Sunday Mailbag

April 13th, 2008 | Posted in General

Q: I’m thinking about doing some caricaturing at a local festival. I purchased a 10 x 10 outdoor booth but I’m not sure how to set it up. I do most of my art at home, so working on-location is somewhat of a mystery to me. Can you give any suggestions for my setup? I’m planning on doing pencil and ink (no color) drawings.

A: There are several important elements you need to create a good, approachable retail caricature setup. These apply to any kind of retail operation from a multiple artist building at a major theme park to a one artist booth at the county fair. They are simple and mostly common sense, but are surprisingly absent from many caricature set ups I’ve seen.

  • Impressive Display– Arresting the attention of passersby and, more importantly, engaging that attention enough to get them to stick around your booth for a few minutes is the most important thing you need to accomplish. You cannot sell a caricature to someone who walks right on by and never sees you. Create as large a display as you can with as many caricatures of celebrities on it you can. 12 to 20 or more samples are ideal. You want to use celebrities for two reasosn. First, you are trying to demonstrate your skill as a caricaturist and you can’t do that unless you show you can capture a likeness… ergo you must draw subjects that everybody will recognize. Second, a wall full of celebrity samples gets potential customers to start trying to name everybody… that takes several minutes and creates an opportunity to get them in the chair or at least generates some interest around your booth. Make your samples representative of your live work but add some fun themes and gags to them.
  • Good, Readable Signage– Nothing says “bush league” quite as much as some bad, hand done signs. My advice is always to get some professional signs done… at least for your main “CARICATURES” sign. That main sign is the important one, as you need customers to identify your booth from across the walkway for what it is. With computers these days you can design a sign yourself and bring it in to a fast sign place and have it printed on a banner or a piece of plastic. Price signs also should be nice and readable, and framed or encased in some display holder.
  • Enough room for a crowd– Make sure you leave enough room around you for a crowd to gather and watch. I’ve seen some caricaturists set up so that is difficult to do for onlookers. That is a big part of the attraction, so put on a show.

There are other elements as well, but these are the primary ones I feel are the most important. I assume you meant a 10′ x 10′ outdoor “tent” rather that “booth”, so I would advise you construct several 6′ x 3′ panels out of simple wood or lattice to use to hang your samples on. Paint them a neutral color, or cover them in fabric. have a vinyl banner type sign made that says “CARICATURES” to use on the outside of the tent. Print your other signs on a computer and frame them with inexpensive frames for display. Use folding chairs for your models. Bring a taboret or some kind of side table for your supplies… a bedroom end table from a thrift store and spray painted works well for that. Yes, this involves a little investment, but not much. You can then reuse the display and equipment next year or in other fairs and events.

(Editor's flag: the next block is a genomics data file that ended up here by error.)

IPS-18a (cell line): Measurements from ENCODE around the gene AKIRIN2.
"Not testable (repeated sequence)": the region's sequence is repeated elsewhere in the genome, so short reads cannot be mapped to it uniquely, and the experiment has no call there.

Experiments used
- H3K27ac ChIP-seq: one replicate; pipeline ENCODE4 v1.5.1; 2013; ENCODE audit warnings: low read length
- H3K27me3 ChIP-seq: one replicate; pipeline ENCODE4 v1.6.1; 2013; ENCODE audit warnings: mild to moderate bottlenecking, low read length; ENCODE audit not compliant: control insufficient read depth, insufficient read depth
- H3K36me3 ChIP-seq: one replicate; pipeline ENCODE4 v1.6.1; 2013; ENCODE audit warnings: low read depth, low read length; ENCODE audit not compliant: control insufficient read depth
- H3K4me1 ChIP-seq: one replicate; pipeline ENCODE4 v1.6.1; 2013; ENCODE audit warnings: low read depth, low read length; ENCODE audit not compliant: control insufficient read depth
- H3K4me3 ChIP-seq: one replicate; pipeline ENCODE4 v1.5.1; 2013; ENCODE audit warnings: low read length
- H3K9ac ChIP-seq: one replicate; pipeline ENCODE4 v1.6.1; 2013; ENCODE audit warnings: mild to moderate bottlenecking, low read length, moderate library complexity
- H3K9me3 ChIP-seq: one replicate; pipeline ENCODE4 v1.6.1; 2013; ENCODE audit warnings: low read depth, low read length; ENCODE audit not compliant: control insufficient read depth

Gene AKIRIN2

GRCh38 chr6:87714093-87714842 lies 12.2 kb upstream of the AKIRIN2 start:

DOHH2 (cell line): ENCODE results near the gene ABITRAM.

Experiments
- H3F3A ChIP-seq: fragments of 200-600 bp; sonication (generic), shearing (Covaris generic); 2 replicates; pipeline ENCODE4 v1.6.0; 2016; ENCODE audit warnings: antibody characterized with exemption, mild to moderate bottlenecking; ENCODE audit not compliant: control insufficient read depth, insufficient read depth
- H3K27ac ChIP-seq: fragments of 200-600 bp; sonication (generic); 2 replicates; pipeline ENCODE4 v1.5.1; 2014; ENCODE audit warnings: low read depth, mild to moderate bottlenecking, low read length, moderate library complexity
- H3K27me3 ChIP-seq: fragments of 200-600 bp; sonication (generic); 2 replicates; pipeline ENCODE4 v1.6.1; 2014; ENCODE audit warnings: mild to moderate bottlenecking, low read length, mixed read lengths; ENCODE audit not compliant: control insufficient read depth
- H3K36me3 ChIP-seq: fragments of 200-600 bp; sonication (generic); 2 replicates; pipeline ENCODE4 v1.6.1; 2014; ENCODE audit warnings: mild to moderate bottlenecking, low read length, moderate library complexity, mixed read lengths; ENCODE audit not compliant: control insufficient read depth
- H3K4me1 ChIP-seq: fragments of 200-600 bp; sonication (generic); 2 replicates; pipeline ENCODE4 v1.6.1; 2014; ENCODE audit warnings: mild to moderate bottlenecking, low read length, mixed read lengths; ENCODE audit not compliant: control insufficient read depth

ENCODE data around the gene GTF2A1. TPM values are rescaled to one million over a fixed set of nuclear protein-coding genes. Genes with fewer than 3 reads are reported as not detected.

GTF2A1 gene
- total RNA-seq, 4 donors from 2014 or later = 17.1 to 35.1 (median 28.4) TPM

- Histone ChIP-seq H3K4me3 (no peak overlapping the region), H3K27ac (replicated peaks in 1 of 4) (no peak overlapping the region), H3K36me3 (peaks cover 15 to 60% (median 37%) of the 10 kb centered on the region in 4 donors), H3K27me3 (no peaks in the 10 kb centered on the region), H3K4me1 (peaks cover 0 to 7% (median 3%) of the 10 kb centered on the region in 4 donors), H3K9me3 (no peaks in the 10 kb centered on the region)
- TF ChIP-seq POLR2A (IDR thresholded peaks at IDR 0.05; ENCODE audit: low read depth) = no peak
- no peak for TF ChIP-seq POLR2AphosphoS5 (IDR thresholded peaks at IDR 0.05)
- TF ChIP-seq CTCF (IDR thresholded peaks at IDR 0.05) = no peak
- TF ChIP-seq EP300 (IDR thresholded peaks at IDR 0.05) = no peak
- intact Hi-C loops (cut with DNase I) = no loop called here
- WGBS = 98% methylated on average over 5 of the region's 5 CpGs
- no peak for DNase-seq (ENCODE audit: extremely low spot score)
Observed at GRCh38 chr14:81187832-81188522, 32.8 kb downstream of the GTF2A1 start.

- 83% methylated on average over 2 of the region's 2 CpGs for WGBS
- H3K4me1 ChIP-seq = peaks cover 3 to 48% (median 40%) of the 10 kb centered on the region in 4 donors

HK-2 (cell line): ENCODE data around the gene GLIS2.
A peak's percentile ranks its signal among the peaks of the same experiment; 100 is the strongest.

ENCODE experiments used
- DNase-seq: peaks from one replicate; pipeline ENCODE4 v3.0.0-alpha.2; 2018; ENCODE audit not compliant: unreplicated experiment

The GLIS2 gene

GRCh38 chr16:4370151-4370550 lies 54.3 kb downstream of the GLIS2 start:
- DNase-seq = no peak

People respond to professionalism. If your booth is clean, the stuff looks well put together and the samples and signs are neat, look good and are well done, they will have the confidence to buy your work.

Thanks to Meredith Randazzo of New Bern, NC for the question. If you have a question you want answered for the mailbag about cartooning, illustration, MAD Magazine, caricature or similar, e-mail me and I’ll try and answer it here. I’m out!!!

Comments

  1. Trevour says:

    I’ve only been doing live caricature for 3 years, so I’m really no expert, but I’ll share some advice:

    When working after dusk, lighting is critical too. The festival organizers will usually be accommodating if you need a power source, but some are strict on your electrical setup (breaker box regulations, etc.). In any case, I bring along several Bayco clamp lights, and secure them to the frame inside the tent. They really light the place up at night! I’ll sometimes bring an old stylish floor lamp to make the interior more ‘cozy’ for the customers, and I also like to hang up strands of white Christmas lights around the tent. “Ooh, sparkly lights, it must be fun inside that tent!”

    Make sure your signage is well-lit too if you’re working into the night. I made that mistake at my very first festival – my signs were literally left in the dark. As a result, many people came up to me and asked what I was doing. After I told them, they asked if it was free (since they couldn’t see any price signs). It was just a whole lot of added confusion.

  2. yondaime_kazekage says:

    i’m no expert too. But one thing for sure, within 1 years from now, i will come up with my own stall. So, for this mean time, i’m a stick to this website and keep up with every tips on caricature that Tom’s going to share with everyone.

  3. meredithd says:

    Great advice! Is there some kind of portable drawing table (vice an easel) that works well? The tables in the Nick Universe post look like good folding tables. Thanks!

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